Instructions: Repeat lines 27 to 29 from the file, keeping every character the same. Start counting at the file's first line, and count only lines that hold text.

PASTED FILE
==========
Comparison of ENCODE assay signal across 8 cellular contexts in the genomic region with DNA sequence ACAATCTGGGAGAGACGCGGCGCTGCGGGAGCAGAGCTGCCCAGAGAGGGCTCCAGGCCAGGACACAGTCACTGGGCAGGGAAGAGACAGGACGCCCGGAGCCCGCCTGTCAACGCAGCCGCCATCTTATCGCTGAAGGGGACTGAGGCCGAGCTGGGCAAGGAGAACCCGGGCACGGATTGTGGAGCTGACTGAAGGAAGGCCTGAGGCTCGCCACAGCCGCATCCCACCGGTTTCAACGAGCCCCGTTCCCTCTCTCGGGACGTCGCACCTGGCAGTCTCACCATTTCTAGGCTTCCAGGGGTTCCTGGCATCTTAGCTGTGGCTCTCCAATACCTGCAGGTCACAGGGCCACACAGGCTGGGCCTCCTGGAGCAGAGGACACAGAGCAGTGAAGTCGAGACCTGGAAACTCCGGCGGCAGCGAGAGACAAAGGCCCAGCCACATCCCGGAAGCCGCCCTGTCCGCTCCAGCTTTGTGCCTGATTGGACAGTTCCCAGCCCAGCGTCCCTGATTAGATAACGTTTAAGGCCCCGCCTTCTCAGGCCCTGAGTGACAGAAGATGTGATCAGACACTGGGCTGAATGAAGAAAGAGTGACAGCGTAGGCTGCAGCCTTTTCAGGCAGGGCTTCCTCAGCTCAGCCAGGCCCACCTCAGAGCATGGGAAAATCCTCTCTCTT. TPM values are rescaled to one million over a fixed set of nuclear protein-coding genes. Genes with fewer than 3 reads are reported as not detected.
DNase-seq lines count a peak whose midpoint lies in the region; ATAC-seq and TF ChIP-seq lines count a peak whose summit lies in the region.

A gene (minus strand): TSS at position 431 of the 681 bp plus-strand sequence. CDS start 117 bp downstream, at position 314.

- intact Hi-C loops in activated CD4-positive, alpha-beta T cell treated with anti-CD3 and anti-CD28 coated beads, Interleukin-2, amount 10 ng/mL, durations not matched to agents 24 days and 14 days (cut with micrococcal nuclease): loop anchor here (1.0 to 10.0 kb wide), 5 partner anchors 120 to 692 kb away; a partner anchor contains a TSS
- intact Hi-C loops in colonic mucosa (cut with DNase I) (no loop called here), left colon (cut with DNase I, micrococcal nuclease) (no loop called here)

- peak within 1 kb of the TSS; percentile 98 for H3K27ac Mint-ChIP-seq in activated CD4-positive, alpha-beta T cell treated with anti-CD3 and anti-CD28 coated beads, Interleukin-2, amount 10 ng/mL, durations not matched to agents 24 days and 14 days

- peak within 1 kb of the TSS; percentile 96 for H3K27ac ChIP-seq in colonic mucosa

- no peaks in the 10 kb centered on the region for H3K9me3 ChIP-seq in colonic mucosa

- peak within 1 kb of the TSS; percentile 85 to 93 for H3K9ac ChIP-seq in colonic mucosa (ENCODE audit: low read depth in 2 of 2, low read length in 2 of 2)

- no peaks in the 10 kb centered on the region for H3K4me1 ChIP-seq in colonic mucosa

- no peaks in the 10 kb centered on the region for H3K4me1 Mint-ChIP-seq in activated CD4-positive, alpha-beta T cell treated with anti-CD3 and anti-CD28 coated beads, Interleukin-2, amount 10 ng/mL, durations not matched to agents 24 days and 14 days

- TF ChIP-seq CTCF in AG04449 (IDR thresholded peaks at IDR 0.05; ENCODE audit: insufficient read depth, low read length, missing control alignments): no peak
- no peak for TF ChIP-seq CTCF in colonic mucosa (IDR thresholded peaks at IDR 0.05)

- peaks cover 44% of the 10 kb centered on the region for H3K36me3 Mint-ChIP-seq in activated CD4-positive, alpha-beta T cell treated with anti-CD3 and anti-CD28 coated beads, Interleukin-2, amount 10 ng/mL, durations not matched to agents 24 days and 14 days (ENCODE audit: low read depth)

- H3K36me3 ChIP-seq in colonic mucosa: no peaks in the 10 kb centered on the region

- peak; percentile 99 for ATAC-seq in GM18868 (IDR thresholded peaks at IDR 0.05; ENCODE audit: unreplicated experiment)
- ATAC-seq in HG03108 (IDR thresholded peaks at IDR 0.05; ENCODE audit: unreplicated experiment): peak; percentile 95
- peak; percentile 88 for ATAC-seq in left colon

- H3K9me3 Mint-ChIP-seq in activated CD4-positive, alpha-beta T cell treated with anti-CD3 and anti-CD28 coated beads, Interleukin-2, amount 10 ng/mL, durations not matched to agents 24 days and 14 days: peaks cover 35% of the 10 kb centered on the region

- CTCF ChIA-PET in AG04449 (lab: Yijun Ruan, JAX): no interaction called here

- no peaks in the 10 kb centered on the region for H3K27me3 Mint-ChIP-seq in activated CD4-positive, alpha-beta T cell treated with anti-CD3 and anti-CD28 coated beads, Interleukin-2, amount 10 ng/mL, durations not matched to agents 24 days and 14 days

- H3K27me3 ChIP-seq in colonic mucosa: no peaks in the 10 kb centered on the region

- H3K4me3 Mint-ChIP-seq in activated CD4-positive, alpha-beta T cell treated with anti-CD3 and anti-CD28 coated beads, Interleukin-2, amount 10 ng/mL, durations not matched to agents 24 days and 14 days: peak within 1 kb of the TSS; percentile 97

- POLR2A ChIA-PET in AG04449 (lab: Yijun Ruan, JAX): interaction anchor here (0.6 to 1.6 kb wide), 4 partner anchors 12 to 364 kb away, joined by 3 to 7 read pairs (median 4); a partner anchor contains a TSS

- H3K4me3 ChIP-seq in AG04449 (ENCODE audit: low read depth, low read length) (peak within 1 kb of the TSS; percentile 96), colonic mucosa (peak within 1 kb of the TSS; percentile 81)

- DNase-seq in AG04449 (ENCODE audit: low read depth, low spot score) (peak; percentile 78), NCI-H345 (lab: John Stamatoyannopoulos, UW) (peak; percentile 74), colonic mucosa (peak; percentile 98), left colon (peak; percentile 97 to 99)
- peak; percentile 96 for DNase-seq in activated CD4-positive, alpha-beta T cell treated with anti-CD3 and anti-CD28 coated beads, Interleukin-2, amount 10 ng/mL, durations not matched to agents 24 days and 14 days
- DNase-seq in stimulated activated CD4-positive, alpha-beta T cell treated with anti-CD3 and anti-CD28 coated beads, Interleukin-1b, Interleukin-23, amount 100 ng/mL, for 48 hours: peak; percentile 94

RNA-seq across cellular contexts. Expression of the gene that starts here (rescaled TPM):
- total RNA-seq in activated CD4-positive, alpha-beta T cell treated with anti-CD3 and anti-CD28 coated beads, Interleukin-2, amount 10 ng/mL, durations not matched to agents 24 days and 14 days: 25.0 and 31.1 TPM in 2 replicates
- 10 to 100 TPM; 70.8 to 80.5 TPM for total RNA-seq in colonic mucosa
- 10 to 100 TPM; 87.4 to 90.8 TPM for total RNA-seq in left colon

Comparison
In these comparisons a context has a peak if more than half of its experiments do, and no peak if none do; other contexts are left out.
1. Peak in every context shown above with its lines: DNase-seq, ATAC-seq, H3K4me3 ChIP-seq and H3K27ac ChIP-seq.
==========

- peak; percentile 96 for DNase-seq in activated CD4-positive, alpha-beta T cell treated with anti-CD3 and anti-CD28 coated beads, Interleukin-2, amount 10 ng/mL, durations not matched to agents 24 days and 14 days
- DNase-seq in stimulated activated CD4-positive, alpha-beta T cell treated with anti-CD3 and anti-CD28 coated beads, Interleukin-1b, Interleukin-23, amount 100 ng/mL, for 48 hours: peak; percentile 94

RNA-seq across cellular contexts. Expression of the gene that starts here (rescaled TPM):